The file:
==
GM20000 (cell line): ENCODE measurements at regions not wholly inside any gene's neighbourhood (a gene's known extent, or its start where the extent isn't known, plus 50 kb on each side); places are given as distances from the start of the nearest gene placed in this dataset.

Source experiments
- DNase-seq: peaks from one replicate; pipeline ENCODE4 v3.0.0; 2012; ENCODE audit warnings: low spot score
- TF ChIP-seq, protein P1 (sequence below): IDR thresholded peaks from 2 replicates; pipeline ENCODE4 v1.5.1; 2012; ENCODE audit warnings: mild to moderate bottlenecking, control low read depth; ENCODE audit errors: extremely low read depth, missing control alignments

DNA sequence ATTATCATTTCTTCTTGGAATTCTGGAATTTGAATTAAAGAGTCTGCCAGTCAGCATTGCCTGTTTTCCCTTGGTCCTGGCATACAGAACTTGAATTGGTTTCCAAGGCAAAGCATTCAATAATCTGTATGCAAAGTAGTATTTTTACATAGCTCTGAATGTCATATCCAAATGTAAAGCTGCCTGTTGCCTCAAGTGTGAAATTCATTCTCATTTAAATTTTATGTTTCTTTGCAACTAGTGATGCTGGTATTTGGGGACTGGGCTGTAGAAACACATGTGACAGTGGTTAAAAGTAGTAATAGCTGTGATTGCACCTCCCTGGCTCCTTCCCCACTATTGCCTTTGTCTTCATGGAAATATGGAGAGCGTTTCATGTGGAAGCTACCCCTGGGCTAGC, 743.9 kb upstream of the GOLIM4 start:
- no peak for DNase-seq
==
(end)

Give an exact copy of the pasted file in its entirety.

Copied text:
GM20000 (cell line): ENCODE measurements at regions not wholly inside any gene's neighbourhood (a gene's known extent, or its start where the extent isn't known, plus 50 kb on each side); places are given as distances from the start of the nearest gene placed in this dataset.

Source experiments
- DNase-seq: peaks from one replicate; pipeline ENCODE4 v3.0.0; 2012; ENCODE audit warnings: low spot score
- TF ChIP-seq, protein P1 (sequence below): IDR thresholded peaks from 2 replicates; pipeline ENCODE4 v1.5.1; 2012; ENCODE audit warnings: mild to moderate bottlenecking, control low read depth; ENCODE audit errors: extremely low read depth, missing control alignments

DNA sequence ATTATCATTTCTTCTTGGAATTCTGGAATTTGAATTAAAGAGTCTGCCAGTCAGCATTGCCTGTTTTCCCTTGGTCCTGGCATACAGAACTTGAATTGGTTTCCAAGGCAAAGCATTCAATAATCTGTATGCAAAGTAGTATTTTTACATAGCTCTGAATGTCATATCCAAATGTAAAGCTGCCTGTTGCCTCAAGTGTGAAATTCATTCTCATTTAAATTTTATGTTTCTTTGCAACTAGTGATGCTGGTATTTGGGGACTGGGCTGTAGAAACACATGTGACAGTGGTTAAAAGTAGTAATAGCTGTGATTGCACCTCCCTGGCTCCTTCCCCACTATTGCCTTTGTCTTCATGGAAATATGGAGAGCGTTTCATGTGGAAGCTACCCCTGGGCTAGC, 743.9 kb upstream of the GOLIM4 start:
- no peak for DNase-seq